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Will I lose my home if I declare myself bankrupt?

Posted 06 October 2015

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Being made bankrupt is a stressful time, without worrying about losing your home too. Find out the facts here.

If you own your home and you’re thinking of going bankrupt, you may want to look into how likely you are to lose it before you make any decisions.

Owning a home is one of life’s big ambitions for many people. And once you’ve got one, you’re not likely to want to let it go again. But, if you find yourself with problem debt and feel bankruptcy might be the way to go, what happens to your home?

Why will I lose my home? 

When you apply for bankruptcy, you will be expected to pay back as much of the money you owe as you can. So, if you are the legal owner of the house you live in, the official receiver (OR), that’s the person who deals with your bankruptcy, may ask for it to be sold. To do this you’ll have to give up what’s called your beneficial interest, we’ll explain this in more detail below, and transfer legal ownership to your trustee. The proceeds of the sale will then be put towards paying your debt. This applies regardless of whether your home is owned entirely by you, jointly with another person, freehold or leasehold.

However, after saying this, there are some times when you may not need to sell it. We’ll go into these below in more detail as well, but first…

 A warning!

If you’ve decided to declare yourself bankrupt and you think you might lose your home, you must not try to sell your house for less than it is worth. And you can’t get around this rule by giving your house away either. The OR will see this as an attempt by you to prevent the house being sold by them, and the money tied up in the house being used to pay off your debts. It is a bankruptcy offence and could land you in hot water as well as getting you slapped with bankruptcy restrictions, which are likely to make your life harder, for longer.      

 Is there any way to stop the sale of my home?

You can, potentially, stop your house from being sold by selling what’s called your ‘beneficial interest’, to your spouse or partner or another relative who can buy you out. Your beneficial interest amount is what your share of the property is worth. But it’s not the same as the value of the house if you were to sell it.

Instead, it’s worked out based on what the house is worth, after everything that’s owed on it has been paid. So, if you have a £100,000 house and you have £40,000 left to pay on your mortgage, this amount would be deducted from the £100,000, leaving a value of £60,000. There may also be secured loans attached to the home, and these would also have to be deducted.   

 Sole owners

If you are the sole owner – you own it all by yourself – your beneficial interest is 100% of the value, with any mortgages or secured loans taken off the total amount. From the example above your share would be £60,000.

Joint Owners

If you only own a share of the house, your beneficial interest will be the sum the house is worth after taking off the loans and mortgages, which is then shared between you and the other owners. So using the example above, if you shared ownership with your spouse, your beneficial interest is £30,000, because the £60,000 is split between you both.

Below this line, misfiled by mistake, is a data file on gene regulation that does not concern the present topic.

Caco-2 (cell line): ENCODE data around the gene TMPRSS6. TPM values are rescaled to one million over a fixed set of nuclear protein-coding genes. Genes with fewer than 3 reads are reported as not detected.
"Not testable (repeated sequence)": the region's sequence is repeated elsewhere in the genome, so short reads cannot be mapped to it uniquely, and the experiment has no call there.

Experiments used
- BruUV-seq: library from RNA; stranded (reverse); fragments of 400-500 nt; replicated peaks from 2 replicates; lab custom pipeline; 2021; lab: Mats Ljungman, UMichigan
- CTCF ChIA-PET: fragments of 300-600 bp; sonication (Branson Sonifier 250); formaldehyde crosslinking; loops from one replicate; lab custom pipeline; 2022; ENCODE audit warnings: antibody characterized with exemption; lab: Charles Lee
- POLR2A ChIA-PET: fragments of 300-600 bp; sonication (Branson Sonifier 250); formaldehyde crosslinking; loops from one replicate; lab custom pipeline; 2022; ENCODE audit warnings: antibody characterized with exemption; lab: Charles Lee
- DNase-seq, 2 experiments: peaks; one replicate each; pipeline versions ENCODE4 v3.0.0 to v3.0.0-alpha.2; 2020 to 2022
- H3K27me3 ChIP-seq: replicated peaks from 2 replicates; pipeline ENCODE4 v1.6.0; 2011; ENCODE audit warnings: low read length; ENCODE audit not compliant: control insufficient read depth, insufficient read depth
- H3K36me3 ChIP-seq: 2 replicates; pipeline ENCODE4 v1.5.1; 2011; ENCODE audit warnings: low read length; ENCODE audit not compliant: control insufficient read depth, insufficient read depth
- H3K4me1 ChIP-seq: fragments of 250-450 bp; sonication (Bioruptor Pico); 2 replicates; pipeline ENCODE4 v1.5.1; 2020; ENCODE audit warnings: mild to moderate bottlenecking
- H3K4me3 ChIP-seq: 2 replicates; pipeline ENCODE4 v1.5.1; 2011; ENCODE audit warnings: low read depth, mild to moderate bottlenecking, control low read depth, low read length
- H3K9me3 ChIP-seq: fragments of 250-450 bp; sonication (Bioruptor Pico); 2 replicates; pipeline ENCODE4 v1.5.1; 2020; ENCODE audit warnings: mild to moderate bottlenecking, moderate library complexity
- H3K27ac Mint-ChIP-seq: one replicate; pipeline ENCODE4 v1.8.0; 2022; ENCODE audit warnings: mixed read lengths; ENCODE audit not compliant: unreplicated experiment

Low Value

If your beneficial interest is worth less than £1,000, you will not be asked to sell it. This can often happen when your home is in negative equity, meaning your outstanding mortgage is bigger than the current value of the property. If this happens to you, your situation will be reviewed two years and three months after the bankruptcy order is made to see if it’s changed.  


Before deciding to declare yourself bankrupt, you may want to see if you’re able to re-mortgage your home and instead use that money to pay off some of your debt, keeping you out of bankruptcy. However, you need to be sure that you can make the repayments on the new mortgage, or once again you will be at risk of losing your home, this time through repossession.

It’s worth bearing in mind that if you are on the verge of bankruptcy, the chances of you securing a new mortgage may be slim and, if you do, it may well be expensive. This is because if you’re in the position of needing to declare yourself bankrupt, you’ve probably already been making part payments, paying late or missing payments altogether on your credit commitments.  These will show on your credit history, and may make other lenders nervous about lending to you.

Time limit

If the OR decides they want to sell your house to help pay off some of what you owe, there’s a three year time limit on them taking action. During that time, they’ll have to choose to do one of the following:  

- apply to the court for a charging order,

allow you to sell your beneficial interest to someone such as your partner, family member or friend,

- apply to the court for an order to get you, or anyone else living in your home, to leave the property,

- come to an arrangement with you that you’ll pay the OR the amount of your beneficial interest.

If they fail to take any action within the time limit, the beneficial interest becomes yours again. However, the chances of the OR taking no action during this time are pretty non-existent, we are just including this information for completeness.  

We hope you’ve found this useful and it’s made the world of bankruptcy a little clearer. If you’re still unclear, it’s best to talk to someone, before you decide on anything. You can get free, impartial advice from the Money Advice Service.  Or you can call, live chat or email us and we’ll do our best to help you.

All debt solutions come with pros and cons. You can read more about how bankruptcy will affect you here

by Christine Walsh

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